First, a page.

As the CoFounder and President of PowerToFly (a.k.a. someone who spends her days working with companies to close the gender gap) I get asked the same question constantly: "why is it important for companies to hire more women?" The answer is simple if you look at the economic data that shows what would happen if we had the same number of men and women working in the United States.
But before we go there (this is only a three paragraph post, so scroll down if you're impatient for the answer), let's look at how the U.S. fares when it comes to the gender gap in global labor force participation. Check out the highlighted chart below that gives higher numbers than the U.S. Department of Labor (about 63% to 79%). In comparison, the Department of Labor data cited on the International Labour Organization site shows "the U.S. labor force climbed during the 1970s and 1980s, reaching 60 percent in 2000. However, in 2010 this figure has declined to 46.7 percent and is not expected to increase by 2018 (DOL 2011)." Either way, the disparity between female and male participation is pretty grim.
Ok. So why is the gap significant, and more importantly, why do we need to close it?
The answer: Reaching gender parity in the United States could boost the GDP by 5%. If you want to grow and fix the economy, one of the fastest ways to do that is to employ more women.
If you want to read more about how gender parity could benefit GDP growth - and how it has made a difference in Japan recently - then read this quick report called Building Inclusive Economies by Gayle Tzemach Lemmon and Rachel Vogelstein. The report was published by the Council on Foreign Relations in June and is full of facts that detail why it's so important to create truly inclusive workplaces that lead to gender diversity.
Here's the full quote where I got the GDP growth fact:
"Studies conducted by the IMF also find the strongest correlation between advancement in gender equality and economic growth in low-income countries. For example, while closing the gender gap in labor force participation in the United States could boost GDP by an estimated 5 percent, gains in lower-income countries such as Egypt could be as high as 34 percent."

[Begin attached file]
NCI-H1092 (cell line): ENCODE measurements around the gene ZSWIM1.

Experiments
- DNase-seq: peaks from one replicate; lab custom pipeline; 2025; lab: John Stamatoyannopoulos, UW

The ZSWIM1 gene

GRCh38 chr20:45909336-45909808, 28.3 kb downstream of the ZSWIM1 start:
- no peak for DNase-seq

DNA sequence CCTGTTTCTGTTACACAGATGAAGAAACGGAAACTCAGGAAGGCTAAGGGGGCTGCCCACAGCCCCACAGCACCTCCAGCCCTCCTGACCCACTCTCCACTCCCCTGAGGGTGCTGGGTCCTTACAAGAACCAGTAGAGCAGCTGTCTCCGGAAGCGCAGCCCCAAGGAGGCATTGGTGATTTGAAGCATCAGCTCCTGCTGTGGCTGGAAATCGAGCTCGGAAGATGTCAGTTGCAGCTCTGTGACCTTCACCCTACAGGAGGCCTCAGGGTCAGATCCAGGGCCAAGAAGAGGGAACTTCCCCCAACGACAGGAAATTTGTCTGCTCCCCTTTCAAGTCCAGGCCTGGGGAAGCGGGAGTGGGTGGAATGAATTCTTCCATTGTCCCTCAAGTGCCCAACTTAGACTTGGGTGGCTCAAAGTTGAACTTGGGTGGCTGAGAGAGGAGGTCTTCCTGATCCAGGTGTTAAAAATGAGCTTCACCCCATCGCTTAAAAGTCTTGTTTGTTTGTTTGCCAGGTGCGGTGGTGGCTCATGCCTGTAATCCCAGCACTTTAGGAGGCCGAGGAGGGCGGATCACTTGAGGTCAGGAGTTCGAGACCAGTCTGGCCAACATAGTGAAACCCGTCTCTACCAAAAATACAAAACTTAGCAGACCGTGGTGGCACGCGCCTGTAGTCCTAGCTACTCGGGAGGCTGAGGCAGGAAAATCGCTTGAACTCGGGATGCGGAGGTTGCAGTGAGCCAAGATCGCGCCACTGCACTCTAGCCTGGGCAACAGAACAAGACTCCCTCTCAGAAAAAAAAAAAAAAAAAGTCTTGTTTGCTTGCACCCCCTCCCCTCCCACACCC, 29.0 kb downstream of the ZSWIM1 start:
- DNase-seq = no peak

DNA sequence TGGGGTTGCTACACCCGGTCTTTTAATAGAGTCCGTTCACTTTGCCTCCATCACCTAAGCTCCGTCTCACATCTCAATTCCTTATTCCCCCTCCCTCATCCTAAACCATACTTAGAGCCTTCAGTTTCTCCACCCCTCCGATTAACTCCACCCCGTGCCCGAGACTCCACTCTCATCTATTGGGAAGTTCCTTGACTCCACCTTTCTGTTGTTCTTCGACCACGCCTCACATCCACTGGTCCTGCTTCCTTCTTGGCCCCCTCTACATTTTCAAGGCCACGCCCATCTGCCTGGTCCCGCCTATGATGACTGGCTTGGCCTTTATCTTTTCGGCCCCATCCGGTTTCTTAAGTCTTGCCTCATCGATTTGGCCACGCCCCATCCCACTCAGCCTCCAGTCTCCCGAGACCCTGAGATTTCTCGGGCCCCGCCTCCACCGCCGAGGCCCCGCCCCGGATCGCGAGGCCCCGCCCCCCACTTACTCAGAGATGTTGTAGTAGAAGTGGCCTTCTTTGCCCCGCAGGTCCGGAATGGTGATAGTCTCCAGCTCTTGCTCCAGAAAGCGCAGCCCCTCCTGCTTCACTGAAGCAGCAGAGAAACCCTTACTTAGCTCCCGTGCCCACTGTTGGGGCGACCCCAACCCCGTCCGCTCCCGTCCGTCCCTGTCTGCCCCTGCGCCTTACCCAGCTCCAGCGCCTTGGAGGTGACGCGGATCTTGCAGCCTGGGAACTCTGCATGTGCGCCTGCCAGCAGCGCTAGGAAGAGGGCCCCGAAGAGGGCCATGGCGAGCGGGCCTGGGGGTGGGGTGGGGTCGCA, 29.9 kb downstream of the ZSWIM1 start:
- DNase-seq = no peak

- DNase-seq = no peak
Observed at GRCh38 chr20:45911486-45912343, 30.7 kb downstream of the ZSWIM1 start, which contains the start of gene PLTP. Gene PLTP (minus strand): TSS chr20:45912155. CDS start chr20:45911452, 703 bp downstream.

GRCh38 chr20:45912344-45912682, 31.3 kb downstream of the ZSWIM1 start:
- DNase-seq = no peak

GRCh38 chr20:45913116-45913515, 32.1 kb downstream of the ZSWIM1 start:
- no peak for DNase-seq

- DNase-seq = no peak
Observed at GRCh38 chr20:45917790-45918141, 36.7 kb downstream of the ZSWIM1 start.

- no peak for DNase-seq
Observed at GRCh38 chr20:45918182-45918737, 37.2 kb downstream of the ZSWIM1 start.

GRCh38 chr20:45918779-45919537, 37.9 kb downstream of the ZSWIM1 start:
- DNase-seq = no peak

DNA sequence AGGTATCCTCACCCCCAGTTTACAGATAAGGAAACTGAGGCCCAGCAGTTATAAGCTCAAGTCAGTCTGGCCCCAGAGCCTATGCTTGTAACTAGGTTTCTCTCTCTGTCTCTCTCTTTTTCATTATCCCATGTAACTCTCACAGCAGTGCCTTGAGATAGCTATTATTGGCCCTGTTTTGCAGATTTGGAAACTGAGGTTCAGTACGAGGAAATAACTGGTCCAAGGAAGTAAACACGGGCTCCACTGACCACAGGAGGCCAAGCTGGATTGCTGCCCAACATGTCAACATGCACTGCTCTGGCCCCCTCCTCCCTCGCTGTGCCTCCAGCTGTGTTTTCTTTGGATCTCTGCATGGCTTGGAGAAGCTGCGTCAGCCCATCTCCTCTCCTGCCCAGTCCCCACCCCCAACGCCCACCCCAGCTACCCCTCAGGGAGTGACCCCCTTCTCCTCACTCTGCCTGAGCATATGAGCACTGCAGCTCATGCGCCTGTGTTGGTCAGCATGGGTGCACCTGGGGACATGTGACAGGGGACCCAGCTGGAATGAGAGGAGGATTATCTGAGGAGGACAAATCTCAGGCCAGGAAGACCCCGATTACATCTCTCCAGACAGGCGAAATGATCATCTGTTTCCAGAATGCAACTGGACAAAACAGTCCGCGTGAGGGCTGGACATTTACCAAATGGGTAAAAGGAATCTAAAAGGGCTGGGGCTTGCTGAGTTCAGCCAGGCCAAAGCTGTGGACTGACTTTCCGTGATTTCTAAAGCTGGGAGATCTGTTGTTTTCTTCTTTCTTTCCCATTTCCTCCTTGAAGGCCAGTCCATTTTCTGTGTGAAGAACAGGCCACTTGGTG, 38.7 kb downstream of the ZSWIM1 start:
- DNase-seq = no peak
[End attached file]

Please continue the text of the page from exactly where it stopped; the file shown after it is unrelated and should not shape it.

How do you do your taxes? (Aside from begrudgingly, that is.) If you're one of the millions of Americans who files online, you may have used one of the projects that Yi Ng, Principal Product Manager at Intuit, has developed over her eight years at the global financial platform company known for products like TurboTax, QuickBooks, and Mint.
After working remotely in education technology for 11 years, I decided it was time for a change. It's officially been three months since I quit my full-time job. The time since I quit has been filled with highs and lows: some days seem to affirm my decision, and others I feel myself second guessing the call I made.
S&P Global shared with us why they are betting on Diversity and Inclusion. They answered with knowledge about concise benefits that are direct consequences of increasing diversity and inclusion in the workplace.
Whitney Rouse, Global Head of Talent Acquisition and Deirdre Cavanagh, Director of Talent Acquisition, expressed their views on the subject.
Do you feel like D&I is valued at your workplace? Let us know your thoughts in the comments below.
--- Interested in joining their team? Check out S&P Global on PowerToFly